Pace Yourself: start running at the Right Pace

One of the main reasons beginners feel running is a tough, uncomfortable activity is that they usually don’t run at right pace. Oftentimes, they might start running too fast and feel exhausted too early after just a a couple of kilometers. Or they always run at the same middle-of-the-road intensity and soon feel stagnant in their training – and can ultimately lead to quitting running altogether. Proper pacing in running means running at the right intensity.

An effective running program must include different types of workouts and runs with varying distance and duration, and more importantly, different intensity. Variety is what makes your running plan effective – and keep it fun, too!

Some workouts should be short and intense, some long and light, and some can even be long and tough. Easy runs build your aerobic fitness, and your muscular and skeletal strength, whereas speed workouts help you improve your running economy, form, and leg speed.

For each workout and run, you should make sure you’re performing at your optimal pace. Pacing yourself helps you manage how much energy you throughout the duration of the workout and ensures you invest the needed amount of work to help you progress in your career as a runner.

Pacing yourself sounds easy enough, but it can be hard to if you’re going slow enough on easy days and fast enough on hard days. One smart technique to run at the right pace is to determine your heart rate zones. Your heart rate is one of the best indicators of how hard your body is working during a workout.

Find Out your Heart Rate TRaining Zones

Unlike a purely subjective evaluation of intensity and effort, your heart rate is a number you can measure, just like speed and distance. And because it’s a number, it can easily prevent you from running your long runs too fast, at a high heart rate.

A treadmill stress test in a lab will determine your maximum heart rate, but you can simulate a test on your own with a heart-rate monitor, like Polar watches and heart rate sensors. Polar’s Running Performance Test will guide you to gradually increase your speed until you’re running as fast as you can. Your heart rate at the end should be close to your maximum heart rate and maximum effort.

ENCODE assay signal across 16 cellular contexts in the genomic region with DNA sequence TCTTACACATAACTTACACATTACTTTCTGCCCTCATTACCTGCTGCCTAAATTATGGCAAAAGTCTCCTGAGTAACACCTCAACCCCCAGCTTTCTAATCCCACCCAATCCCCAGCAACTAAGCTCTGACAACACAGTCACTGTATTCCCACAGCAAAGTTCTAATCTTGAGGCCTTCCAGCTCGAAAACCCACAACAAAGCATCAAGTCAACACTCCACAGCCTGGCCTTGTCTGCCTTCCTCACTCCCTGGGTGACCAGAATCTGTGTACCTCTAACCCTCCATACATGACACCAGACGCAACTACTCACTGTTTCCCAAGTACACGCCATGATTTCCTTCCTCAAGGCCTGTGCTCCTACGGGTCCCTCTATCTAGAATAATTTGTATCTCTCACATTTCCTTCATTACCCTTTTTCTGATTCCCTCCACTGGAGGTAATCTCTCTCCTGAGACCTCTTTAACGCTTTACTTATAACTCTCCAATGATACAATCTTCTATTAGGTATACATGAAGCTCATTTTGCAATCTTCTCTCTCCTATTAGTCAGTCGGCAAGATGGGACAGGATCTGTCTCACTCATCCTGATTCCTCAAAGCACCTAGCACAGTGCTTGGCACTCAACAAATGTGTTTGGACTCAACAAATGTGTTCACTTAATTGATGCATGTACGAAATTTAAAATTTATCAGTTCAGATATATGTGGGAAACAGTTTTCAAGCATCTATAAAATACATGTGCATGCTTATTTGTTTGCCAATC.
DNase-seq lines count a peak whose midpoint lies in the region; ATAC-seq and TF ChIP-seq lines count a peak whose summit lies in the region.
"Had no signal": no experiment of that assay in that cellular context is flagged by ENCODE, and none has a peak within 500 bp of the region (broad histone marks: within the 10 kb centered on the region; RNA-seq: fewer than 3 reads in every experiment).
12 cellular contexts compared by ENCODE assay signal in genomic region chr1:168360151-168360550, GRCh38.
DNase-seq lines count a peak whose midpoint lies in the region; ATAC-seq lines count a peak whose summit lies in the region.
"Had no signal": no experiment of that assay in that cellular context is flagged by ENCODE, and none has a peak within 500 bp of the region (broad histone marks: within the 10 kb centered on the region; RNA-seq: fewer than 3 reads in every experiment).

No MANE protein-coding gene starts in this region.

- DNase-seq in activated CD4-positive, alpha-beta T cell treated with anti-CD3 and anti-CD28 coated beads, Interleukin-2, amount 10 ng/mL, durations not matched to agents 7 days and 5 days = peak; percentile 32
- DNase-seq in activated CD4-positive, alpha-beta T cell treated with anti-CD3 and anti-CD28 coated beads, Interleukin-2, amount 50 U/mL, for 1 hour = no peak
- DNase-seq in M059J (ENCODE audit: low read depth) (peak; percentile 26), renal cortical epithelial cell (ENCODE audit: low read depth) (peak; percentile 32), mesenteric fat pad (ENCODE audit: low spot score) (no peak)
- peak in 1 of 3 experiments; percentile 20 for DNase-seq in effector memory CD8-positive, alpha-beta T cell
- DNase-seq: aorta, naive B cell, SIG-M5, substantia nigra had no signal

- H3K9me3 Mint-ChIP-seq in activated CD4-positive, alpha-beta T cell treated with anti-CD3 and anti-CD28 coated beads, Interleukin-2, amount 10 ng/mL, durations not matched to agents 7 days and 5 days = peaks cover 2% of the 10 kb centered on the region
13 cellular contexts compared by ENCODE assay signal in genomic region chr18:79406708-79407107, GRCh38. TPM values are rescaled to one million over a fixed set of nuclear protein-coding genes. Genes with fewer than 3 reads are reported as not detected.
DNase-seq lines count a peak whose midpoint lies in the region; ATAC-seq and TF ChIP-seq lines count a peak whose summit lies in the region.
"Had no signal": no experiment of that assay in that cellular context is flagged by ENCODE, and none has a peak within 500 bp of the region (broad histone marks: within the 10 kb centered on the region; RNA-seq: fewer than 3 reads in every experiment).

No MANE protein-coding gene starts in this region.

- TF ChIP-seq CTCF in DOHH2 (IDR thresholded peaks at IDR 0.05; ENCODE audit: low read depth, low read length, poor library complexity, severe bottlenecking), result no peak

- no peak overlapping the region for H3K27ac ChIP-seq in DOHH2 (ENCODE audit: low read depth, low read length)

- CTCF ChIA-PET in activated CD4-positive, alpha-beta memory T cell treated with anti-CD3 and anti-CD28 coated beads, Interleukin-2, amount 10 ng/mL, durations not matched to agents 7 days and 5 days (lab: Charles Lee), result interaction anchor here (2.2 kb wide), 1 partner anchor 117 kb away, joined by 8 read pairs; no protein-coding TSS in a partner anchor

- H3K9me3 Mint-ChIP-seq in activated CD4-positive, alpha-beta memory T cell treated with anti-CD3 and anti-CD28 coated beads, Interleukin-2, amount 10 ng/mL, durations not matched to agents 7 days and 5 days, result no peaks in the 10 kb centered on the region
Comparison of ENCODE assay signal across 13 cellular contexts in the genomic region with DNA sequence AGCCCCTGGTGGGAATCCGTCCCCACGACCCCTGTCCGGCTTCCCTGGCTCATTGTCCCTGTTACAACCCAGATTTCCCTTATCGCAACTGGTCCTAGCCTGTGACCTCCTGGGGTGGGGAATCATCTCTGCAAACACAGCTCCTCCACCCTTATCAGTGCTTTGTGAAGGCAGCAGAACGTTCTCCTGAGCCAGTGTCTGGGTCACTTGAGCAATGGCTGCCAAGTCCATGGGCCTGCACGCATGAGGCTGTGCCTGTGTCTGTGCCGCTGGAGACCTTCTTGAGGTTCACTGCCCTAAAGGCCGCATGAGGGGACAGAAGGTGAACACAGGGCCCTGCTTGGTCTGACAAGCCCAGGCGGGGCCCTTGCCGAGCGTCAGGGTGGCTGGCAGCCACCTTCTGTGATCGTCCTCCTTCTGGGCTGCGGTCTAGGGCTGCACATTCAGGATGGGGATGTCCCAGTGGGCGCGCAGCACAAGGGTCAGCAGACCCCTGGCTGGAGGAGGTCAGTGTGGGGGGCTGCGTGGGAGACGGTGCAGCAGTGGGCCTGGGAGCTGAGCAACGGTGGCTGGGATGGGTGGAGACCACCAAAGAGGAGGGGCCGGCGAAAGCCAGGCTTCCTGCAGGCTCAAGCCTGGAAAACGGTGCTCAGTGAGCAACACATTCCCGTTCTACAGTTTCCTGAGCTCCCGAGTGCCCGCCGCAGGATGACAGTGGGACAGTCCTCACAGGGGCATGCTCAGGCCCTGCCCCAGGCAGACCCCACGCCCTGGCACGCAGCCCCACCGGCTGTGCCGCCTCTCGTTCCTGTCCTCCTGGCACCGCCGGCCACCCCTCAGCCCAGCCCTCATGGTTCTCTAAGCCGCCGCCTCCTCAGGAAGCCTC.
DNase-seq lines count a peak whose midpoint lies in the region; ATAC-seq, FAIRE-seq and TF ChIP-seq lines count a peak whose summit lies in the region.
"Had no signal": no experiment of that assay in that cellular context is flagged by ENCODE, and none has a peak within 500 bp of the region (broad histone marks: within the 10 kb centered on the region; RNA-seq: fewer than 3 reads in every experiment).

Once you’ve established your estimated maximum heart rate, you can find your heart rate or training zones.

Cross-training: Get Strong, Avoid Injury

Believe it or not, you don’t always need to go for a run to become a better a runner. Different sports and activities will help you run more and harder. Cycling, swimming, rowing, or simply walking will help you develop different skills and strengths, and give your joints and muscles the rest they need from the stress caused by running.

Choosing your workouts depends on your goals: for example, do you want to develop your cardio, are you looking to become stronger, or do you feel like you need to add mobility to your body? And remember that working out is not just about becoming better, physically, at a sport – you should be having fun, too! Because if you don’t enjoy what you do, then chances are it will become harder and harder with time to make yourself do it, no matter how motivating your goal is. So whatever exercise form you choose, find one you enjoy!

For the runners wanting to develop their cardiovascular fitness and their endurance to run longer distances, there are plenty of great options.

Please note that the information provided in the Polar Blog articles cannot replace individual advice from health professionals. Please consult your physician before starting a new fitness program.